Second Circuit ruling on data theft creates more inconsistency regarding federal law’s reach.
In December, a divided panel of the U.S. Court of Appeals for the Second Circuit in U.S. v. Valle interpreted the Computer Fraud and Abuse Act to exclude employees who access their employer’s computers. The upshot is that if you are an employee in the Second Circuit and steal data from your employer to commit identity theft or to provide it to a competitor, you cannot be prosecuted by the Department of Justice or sued by your employer under the CFAA.
The CFAA, although principally a criminal statute, under Section1 030(g) permits a company to bring a civil action for damages and injunctive relief when it is the victim of computer crime. Valle sided with the Fourth and Ninth circuits and rejected the contrary positions of the First, Fifth, Seventh and Eleventh circuits, further exacerbating a split in the circuits on the use of the CFAA against employees. Valle also directly implicates how employers should draft their computer policies as a predicate to take advantage of the CFAA.
Valle involves particularly grisly facts. Gilberto Valle, a New York City Police Department officer, according to the decision, was “an active member of an Internet sex fetish community called Dark Fetish Network.” Valle engaged in “chats” consisting “of gruesome and graphic descriptions of kidnapping, torturing, cooking, raping, murdering, and cannibalizing various women.”
As a member of the NYPD, Valle had access to “various restricted databases,” including a federal law enforcement database “contain[ing] sensitive information about individuals such as home addresses and dates of birth.” NYPD policy strictly limited Valle’s access to those databases to searches relating to his “official duties” and made it a violation of “department rules” to access these databases for nonlaw enforcement “personal use” punishable by “termination and prosecution.” In violation of this policy, Valle accessed the federal database to obtain information on one of the woman he was plotting to kidnap and cannibalize. Based on this access, Valle was convicted by a jury for violating the CFAA, which makes it a crime for anyone who “intentionally … exceeds authorized access [to a government computer], and thereby obtains … information from any department or agency of the United States.”
The CFAA defines “exceeds authorized access” as “access[ing] a computer with authorization” to obtain “information in the computer that the accesser is not entitled so to obtain.” The court reversed Valle’s conviction, finding he did not exceed authorized access because “he was otherwise authorized to obtain the database information about” the woman. That he did so for a “non- law enforcement purpose” in violation of NYPD policy, to the court, was “irrelevant.”
Relying on the “sharp division” in the circuits on the meaning of “exceeds authorized access” and the statute’s mixed legislative history, the court found “that the statute is readily susceptible to different interpretations” and invoked “the rule of lenity to adopt the interpretation that favors the defendant.” The court expressed concern with the “risk of criminalizing ordinary behavior inherent in its broad construction,” such as “prosecut[ing] an individual for checking Facebook at work.”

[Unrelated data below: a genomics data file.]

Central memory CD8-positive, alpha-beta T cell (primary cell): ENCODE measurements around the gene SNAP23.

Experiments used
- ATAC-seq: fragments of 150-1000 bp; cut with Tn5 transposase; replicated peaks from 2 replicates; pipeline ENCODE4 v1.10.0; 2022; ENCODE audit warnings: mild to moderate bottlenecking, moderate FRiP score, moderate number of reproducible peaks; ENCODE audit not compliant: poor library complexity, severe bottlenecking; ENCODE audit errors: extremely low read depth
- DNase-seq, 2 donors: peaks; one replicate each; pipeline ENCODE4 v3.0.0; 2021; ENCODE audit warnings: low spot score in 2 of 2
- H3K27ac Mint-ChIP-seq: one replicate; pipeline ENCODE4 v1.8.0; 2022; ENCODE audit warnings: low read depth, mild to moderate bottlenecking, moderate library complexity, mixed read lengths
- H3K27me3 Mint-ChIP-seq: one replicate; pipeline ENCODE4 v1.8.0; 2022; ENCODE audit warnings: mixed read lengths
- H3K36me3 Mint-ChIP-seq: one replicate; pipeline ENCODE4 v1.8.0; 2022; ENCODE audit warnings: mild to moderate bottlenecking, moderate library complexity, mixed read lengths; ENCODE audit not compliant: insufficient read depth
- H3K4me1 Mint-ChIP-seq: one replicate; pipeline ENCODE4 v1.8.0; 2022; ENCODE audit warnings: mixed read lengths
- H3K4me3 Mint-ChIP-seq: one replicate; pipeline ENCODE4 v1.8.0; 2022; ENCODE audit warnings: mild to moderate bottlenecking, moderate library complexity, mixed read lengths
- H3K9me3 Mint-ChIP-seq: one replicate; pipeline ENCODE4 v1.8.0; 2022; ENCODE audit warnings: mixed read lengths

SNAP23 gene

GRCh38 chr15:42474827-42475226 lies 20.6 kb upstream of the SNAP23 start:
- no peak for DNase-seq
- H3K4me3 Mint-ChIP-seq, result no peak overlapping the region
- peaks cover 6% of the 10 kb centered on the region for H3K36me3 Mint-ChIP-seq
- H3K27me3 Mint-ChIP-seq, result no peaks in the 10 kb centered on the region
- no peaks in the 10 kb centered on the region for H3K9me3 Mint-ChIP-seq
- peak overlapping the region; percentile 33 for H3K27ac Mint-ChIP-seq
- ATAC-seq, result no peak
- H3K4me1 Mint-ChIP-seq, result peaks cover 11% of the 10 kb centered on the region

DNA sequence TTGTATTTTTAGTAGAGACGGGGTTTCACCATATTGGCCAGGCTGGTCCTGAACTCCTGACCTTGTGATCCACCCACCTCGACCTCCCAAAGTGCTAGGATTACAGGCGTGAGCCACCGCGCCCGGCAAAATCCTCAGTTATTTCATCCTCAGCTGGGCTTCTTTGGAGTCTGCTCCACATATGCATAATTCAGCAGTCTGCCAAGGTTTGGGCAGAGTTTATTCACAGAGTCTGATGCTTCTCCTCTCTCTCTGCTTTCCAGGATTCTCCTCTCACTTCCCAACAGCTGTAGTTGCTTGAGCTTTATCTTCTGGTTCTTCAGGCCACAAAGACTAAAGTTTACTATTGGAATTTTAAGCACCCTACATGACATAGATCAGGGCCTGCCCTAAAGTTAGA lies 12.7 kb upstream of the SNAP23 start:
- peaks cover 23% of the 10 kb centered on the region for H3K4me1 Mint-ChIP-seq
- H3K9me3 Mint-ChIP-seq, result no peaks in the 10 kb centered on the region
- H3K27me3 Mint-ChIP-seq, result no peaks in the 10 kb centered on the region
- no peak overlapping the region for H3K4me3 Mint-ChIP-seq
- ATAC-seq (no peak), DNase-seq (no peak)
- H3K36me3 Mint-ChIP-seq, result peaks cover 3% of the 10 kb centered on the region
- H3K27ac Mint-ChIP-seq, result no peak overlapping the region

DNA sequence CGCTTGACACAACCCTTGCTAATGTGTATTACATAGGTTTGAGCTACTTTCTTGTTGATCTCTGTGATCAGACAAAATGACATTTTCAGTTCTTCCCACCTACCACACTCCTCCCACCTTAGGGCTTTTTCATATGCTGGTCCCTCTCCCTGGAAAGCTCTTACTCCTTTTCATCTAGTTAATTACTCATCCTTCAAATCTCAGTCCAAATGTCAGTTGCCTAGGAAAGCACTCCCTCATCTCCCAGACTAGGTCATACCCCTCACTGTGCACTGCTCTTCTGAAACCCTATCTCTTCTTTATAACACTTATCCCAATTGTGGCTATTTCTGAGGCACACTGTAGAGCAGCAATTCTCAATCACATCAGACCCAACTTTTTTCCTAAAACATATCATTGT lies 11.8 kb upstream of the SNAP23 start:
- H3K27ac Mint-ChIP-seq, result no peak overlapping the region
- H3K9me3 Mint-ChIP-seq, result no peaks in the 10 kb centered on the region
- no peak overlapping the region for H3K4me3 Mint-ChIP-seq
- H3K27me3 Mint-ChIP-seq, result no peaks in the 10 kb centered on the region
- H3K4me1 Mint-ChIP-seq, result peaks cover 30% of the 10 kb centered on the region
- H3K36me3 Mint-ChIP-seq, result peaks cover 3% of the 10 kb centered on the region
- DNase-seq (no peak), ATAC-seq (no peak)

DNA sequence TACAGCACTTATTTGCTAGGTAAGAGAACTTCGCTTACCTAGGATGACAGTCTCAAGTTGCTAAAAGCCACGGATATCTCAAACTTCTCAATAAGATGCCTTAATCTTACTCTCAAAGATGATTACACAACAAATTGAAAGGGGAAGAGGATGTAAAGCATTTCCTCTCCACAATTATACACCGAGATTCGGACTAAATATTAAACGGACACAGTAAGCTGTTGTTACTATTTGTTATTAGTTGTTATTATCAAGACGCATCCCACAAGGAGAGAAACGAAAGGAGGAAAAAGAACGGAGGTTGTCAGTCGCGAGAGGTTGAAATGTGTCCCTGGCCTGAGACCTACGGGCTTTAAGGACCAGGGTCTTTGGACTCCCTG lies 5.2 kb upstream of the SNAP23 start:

The dissent argued that the rule of lenity did not apply because “the statute’s language is plain and unambiguous” and concluded, that “under the plain language of the statute, Valle exceeded his authorized access to a federal database in violation of the CFAA” by violating the NYPD policy that limited access only for the purpose of official police
Michigan Court’s Ruling
Although not referenced by the dissent, a recent Michigan district court decision, American Furukawa v. Hossain, found that an employee’s purpose in accessing the company computer is appropriate and held that “foreclosing purpose and use restrictions by employers, simply conflicts with the plain language of the statute.” The court criticized the Ninth Circuit because it “never clearly explains why the CFAA’s plain language does not permit computer owners to ‘spell out explicitly what is forbidden’ on its computers.”
Furukawa also emphasized the inherent conflict in the Ninth Circuit’s position allowing the CFAA to be used against an employee who “circumvents” technological “security measures” but not when the employee violates written computer policies. The court found no “difference between an employee who circumvents ‘security measures,’ and an employee who circumvents explicit computer limitations provided by an employer for employees regarding the employee’s access, use, or purpose when accessing the employer’s systems.” The court said “such explicit policies are nothing but ‘security measures’ employers may implement to prevent individuals from doing things in an improper manner on the employer’s computer systems.”
Based on the current state of the law, and absent resolution by the U.S. Supreme Court or a congressional amendment, employers should take these steps:
First, establish policies proscribing the scope of permitted access to the company computers that will, as of now, at least be enforceable in all jurisdictions except the Second, Fourth and Ninth circuits.
Second, include among these policies explicit restrictions on how an employee is permitted to access the employer’s data. For example, in Furukawa the court upheld a removable media policy that “explicitly requires permission from a manager before accessing files with removable media.” The court held that even under a narrow interpretation of “exceeds authorized use,” this policy was a proper predicate for a violation of the CFAA because it “was focused on how” the employee “accessed” the employer’s files.